8 steps for creating a magazine-like image
Hi, I am Elina! You probably found this post through my Instagram page @kustlyvy_photo. Yes, I decided to start a blog to share my experience in photography and photo editing. I hope some of you might find this useful.
I started my photography career after working as a retoucher for a couple of years, editing images of kids, weddings, and portraiture. Then I really got intrigued by the works of other photographers and of course by all the possibilities a modern DSLR. In this article, however, I want to share with you my personal retouching workflow – 8 steps for creating a magazine-like image.
Before jumping into my process, I have to mention that I have one simple rule – always shoot raw. If you like playing with colors, or if you need to change your exposure to get some visual information, that was under- or overexposed during the shoot time, this is the best way to go.
I have one simple rule – always shoot raw
Step 1: Color correction
For prepping my image, I use Capture One. But you can use Lightroom or Camera Raw or any other software that fits your needs. During this stage I am usually setting my color balance by shifting temperature and tint sliders, exposure, playing with highlights and shadows, blacks and whites, tweaking my colors. This stage is very important if you want to retrieve any additional information as raw files are very flexible.
Please hover over the image to see before and after
Step 2: Crop
Although you compose your image before shooting it, sometimes you just want to change the crop a little bit more. If you need to leave some unnecessary details out of the shot, or you want to bring your subject closer for more dramatic effect, whatever it takes to tell a better story – go for it! Just make sure you don’t crop out limbs or don’t leave someone with a bad haircut👹. I always look for pleasing lines and a straight horizon line, however, it all depends on your creative approach.
make sure you don’t crop out limbs or don’t leave someone with a bad haircut
Step 3: Remove blemishes
Now I begin my process of retouch. The first step would be to remove all the blemishes, pimples, and stray hairs, that distract you from your main subject. For this I usually use Healing Brush or Clone Stamp, depending on the situation. Just create a blank layer for a non-destructive edit and choose your tool. Make sure that you have a checkmark on the box with Select All Layers. Meggi has a very beautiful skin, so i didn’t have to do much with this picture.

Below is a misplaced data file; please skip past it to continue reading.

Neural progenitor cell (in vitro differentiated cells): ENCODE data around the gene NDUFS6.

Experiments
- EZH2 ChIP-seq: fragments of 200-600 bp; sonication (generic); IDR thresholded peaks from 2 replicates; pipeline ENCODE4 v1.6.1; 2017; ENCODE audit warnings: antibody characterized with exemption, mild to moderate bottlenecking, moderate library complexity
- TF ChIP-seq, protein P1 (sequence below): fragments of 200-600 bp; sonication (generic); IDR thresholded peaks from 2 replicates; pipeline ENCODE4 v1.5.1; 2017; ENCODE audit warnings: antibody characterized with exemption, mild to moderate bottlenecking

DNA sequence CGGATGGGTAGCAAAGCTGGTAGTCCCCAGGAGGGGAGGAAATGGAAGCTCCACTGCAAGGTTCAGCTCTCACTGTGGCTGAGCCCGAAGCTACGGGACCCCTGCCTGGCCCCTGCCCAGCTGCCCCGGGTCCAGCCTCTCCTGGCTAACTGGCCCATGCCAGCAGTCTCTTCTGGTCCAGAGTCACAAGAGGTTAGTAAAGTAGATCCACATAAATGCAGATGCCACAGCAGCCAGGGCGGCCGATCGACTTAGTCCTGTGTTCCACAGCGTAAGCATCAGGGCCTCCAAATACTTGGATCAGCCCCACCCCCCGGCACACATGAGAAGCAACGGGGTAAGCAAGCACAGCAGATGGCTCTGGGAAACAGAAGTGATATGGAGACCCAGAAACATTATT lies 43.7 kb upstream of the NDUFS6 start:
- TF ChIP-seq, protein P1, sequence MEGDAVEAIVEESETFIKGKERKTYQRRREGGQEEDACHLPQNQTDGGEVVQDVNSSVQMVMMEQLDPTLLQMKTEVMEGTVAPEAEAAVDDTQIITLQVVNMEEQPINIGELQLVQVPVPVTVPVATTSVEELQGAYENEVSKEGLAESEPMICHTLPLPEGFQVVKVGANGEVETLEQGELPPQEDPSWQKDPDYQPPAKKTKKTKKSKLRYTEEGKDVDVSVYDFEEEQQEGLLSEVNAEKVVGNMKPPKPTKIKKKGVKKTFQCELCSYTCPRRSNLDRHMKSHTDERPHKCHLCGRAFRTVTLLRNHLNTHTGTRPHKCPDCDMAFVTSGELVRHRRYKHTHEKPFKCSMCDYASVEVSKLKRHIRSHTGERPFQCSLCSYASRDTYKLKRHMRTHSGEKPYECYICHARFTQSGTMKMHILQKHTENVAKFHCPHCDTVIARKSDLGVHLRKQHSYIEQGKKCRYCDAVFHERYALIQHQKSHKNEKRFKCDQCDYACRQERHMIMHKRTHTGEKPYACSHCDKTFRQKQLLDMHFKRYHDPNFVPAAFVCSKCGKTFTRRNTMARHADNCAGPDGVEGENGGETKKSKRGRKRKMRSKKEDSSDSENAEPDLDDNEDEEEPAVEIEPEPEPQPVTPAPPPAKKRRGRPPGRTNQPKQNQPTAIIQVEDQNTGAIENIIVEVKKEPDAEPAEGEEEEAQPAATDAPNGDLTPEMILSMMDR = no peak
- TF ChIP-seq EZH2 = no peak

There are very few blemishes on this photograph. You might need to look closely to see the changes…
Step 4: Dodge and burn
This step is my favorite one, but the most time-consuming. For dodging and burning I prefer using Curves as they give me the most natural result, in the end, however, there are tons of different techniques, which you can find online. For this technique, you need to create 2 Curve layers. One for dodging and one for burning. Let’s start with dodging. With your first layer, create a point in the middle of the histogram and drag it up slightly. This will increase the overall exposure of the image and brighten up the image. Invert the layer to hide this effect and use your soft Brush tool (100% opacity and 1% flow) to reveal it on the areas that you want to brighten up. Repeat the same steps to burn, but this time darken the image by pulling the curve down. When I retouch, I never go to the level of pores, because the picture looks fake and the skin—plastic. Keeping natural shapes is vital for a realistic retouch.
I never go to the level of pores, because the picture looks fake and the skin—plastic.
Step 5: Fix skin tones
After I am done with D&B I fix skin tones. For this image, I wanted to go for a cool tone with minimum saturation to showcase her elegant pale skin and exquisite features. So, I went to Hue/Saturation adjustments layer and desaturated yellows. Also, I made sure the tone of her face perfectly matches the tone of her neck with the help on Selective Colors, which is such a great tool!
Step 6: Change background color
At this stage, I decided to change the color of the background a little bit. I went for a cooler shade of blue. This gave me a beautiful separation between the model and the background. I absolutely love adding contrast to my images and tonal contrast is one of the ways to do it. Undoubtedly, I could leave the image without this step, so it’s just a matter of preference.
Step 7: Add contrast
Here I used luminosity masks to create a better definition between highlights and shadows. Again, there are quite a few different ways to do it, such as Curves Adjustment Layer or even Levels. Everything is in the name of Contrast, lol.
Everything is in the name of Contrast
Step 8: Color toning
Finally, the last step. Did you guess what could it be? Of course, it’s color toning. Usually, I do all my color work in Capture One. So, I save 2 versions of images: retouched and color toned. I don’t know why I do it, probably just to feel safe in case I change my mind. Particularly for this image, I knew beforehand what I want to achieve: a portrait of a young charming lady, which creates calm and tranquil mood.
I knew beforehand what I wanted to achieve
I really enjoyed the process of adding my artistic touch to this beautiful portrait. At the end it is the small thought through changes, that make all the difference. To me it’s a sort of meditation when I don’t think about anything else, just being present in the moment and watching the picture becoming better and better with the light strokes of my pencil. The process of retouch somehow reminds me of the process of grinding a diamond. First, you take your raw file with all the information on it, then you remove all unnecessary, add a little bit of your creative flow, and Voilà! Here is your unique creation.